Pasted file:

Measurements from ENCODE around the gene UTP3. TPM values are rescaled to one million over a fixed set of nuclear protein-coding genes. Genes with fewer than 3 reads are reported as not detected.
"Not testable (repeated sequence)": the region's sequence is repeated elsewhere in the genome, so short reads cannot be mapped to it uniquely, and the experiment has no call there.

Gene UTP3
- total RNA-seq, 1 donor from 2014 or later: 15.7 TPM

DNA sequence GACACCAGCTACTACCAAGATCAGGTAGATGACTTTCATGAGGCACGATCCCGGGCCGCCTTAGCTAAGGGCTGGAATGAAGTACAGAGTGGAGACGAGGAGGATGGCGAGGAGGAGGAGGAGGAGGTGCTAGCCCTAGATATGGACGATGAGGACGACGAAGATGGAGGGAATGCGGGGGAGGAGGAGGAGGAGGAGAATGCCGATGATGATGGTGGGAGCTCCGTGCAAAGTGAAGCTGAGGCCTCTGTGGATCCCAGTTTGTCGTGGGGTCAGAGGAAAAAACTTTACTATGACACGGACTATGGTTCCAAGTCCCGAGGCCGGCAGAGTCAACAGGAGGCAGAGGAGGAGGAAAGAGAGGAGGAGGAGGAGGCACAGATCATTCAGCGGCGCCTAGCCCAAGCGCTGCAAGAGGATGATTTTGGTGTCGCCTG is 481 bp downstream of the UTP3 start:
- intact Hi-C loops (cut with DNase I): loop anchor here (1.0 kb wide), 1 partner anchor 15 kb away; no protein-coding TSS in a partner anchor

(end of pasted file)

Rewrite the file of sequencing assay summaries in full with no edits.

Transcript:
Measurements from ENCODE around the gene UTP3. TPM values are rescaled to one million over a fixed set of nuclear protein-coding genes. Genes with fewer than 3 reads are reported as not detected.
"Not testable (repeated sequence)": the region's sequence is repeated elsewhere in the genome, so short reads cannot be mapped to it uniquely, and the experiment has no call there.

Gene UTP3
- total RNA-seq, 1 donor from 2014 or later: 15.7 TPM

DNA sequence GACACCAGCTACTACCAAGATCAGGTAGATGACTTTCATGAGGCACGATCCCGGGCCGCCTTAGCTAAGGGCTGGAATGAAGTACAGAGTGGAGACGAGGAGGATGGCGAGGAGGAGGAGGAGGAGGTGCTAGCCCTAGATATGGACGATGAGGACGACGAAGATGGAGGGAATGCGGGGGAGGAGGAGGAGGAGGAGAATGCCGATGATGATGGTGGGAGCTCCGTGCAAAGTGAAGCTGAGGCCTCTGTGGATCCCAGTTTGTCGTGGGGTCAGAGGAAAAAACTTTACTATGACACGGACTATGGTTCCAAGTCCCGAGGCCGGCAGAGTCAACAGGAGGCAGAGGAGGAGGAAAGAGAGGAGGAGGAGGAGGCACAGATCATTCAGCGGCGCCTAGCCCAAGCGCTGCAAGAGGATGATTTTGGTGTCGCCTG is 481 bp downstream of the UTP3 start:
- intact Hi-C loops (cut with DNase I): loop anchor here (1.0 kb wide), 1 partner anchor 15 kb away; no protein-coding TSS in a partner anchor